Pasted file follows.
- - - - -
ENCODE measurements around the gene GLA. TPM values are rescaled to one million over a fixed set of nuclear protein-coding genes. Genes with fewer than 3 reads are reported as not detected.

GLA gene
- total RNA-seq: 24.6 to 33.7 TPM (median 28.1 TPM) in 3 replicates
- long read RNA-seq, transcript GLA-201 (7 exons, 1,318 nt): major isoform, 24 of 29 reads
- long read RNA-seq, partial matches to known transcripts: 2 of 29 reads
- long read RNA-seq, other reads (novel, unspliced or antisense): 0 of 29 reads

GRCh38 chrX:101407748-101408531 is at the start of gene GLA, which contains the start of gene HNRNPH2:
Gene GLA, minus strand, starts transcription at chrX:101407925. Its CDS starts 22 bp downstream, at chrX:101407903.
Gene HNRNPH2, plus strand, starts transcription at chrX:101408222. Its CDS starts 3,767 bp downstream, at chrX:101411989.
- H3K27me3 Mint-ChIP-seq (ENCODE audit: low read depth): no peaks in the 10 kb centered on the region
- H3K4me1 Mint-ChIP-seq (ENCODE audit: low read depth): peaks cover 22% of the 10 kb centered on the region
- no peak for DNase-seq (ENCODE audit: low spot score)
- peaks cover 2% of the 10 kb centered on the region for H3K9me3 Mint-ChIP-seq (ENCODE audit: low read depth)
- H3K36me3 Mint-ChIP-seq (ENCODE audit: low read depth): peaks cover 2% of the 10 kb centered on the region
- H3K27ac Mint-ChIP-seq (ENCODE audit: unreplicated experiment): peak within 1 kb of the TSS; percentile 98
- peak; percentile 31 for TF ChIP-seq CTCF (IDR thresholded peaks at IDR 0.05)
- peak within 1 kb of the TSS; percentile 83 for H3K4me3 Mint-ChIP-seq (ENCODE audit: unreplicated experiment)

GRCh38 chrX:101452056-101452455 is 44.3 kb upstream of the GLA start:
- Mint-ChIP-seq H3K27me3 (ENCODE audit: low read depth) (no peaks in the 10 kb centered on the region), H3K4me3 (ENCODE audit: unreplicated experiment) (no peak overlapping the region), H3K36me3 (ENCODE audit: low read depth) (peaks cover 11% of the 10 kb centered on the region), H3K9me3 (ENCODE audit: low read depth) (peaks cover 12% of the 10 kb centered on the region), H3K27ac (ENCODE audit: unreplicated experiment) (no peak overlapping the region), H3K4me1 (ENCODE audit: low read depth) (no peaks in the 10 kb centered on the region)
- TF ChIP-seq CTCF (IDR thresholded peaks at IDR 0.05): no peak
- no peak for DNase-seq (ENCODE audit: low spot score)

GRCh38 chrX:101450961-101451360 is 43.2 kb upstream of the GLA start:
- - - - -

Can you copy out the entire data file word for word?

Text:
ENCODE measurements around the gene GLA. TPM values are rescaled to one million over a fixed set of nuclear protein-coding genes. Genes with fewer than 3 reads are reported as not detected.

GLA gene
- total RNA-seq: 24.6 to 33.7 TPM (median 28.1 TPM) in 3 replicates
- long read RNA-seq, transcript GLA-201 (7 exons, 1,318 nt): major isoform, 24 of 29 reads
- long read RNA-seq, partial matches to known transcripts: 2 of 29 reads
- long read RNA-seq, other reads (novel, unspliced or antisense): 0 of 29 reads

GRCh38 chrX:101407748-101408531 is at the start of gene GLA, which contains the start of gene HNRNPH2:
Gene GLA, minus strand, starts transcription at chrX:101407925. Its CDS starts 22 bp downstream, at chrX:101407903.
Gene HNRNPH2, plus strand, starts transcription at chrX:101408222. Its CDS starts 3,767 bp downstream, at chrX:101411989.
- H3K27me3 Mint-ChIP-seq (ENCODE audit: low read depth): no peaks in the 10 kb centered on the region
- H3K4me1 Mint-ChIP-seq (ENCODE audit: low read depth): peaks cover 22% of the 10 kb centered on the region
- no peak for DNase-seq (ENCODE audit: low spot score)
- peaks cover 2% of the 10 kb centered on the region for H3K9me3 Mint-ChIP-seq (ENCODE audit: low read depth)
- H3K36me3 Mint-ChIP-seq (ENCODE audit: low read depth): peaks cover 2% of the 10 kb centered on the region
- H3K27ac Mint-ChIP-seq (ENCODE audit: unreplicated experiment): peak within 1 kb of the TSS; percentile 98
- peak; percentile 31 for TF ChIP-seq CTCF (IDR thresholded peaks at IDR 0.05)
- peak within 1 kb of the TSS; percentile 83 for H3K4me3 Mint-ChIP-seq (ENCODE audit: unreplicated experiment)

GRCh38 chrX:101452056-101452455 is 44.3 kb upstream of the GLA start:
- Mint-ChIP-seq H3K27me3 (ENCODE audit: low read depth) (no peaks in the 10 kb centered on the region), H3K4me3 (ENCODE audit: unreplicated experiment) (no peak overlapping the region), H3K36me3 (ENCODE audit: low read depth) (peaks cover 11% of the 10 kb centered on the region), H3K9me3 (ENCODE audit: low read depth) (peaks cover 12% of the 10 kb centered on the region), H3K27ac (ENCODE audit: unreplicated experiment) (no peak overlapping the region), H3K4me1 (ENCODE audit: low read depth) (no peaks in the 10 kb centered on the region)
- TF ChIP-seq CTCF (IDR thresholded peaks at IDR 0.05): no peak
- no peak for DNase-seq (ENCODE audit: low spot score)

GRCh38 chrX:101450961-101451360 is 43.2 kb upstream of the GLA start: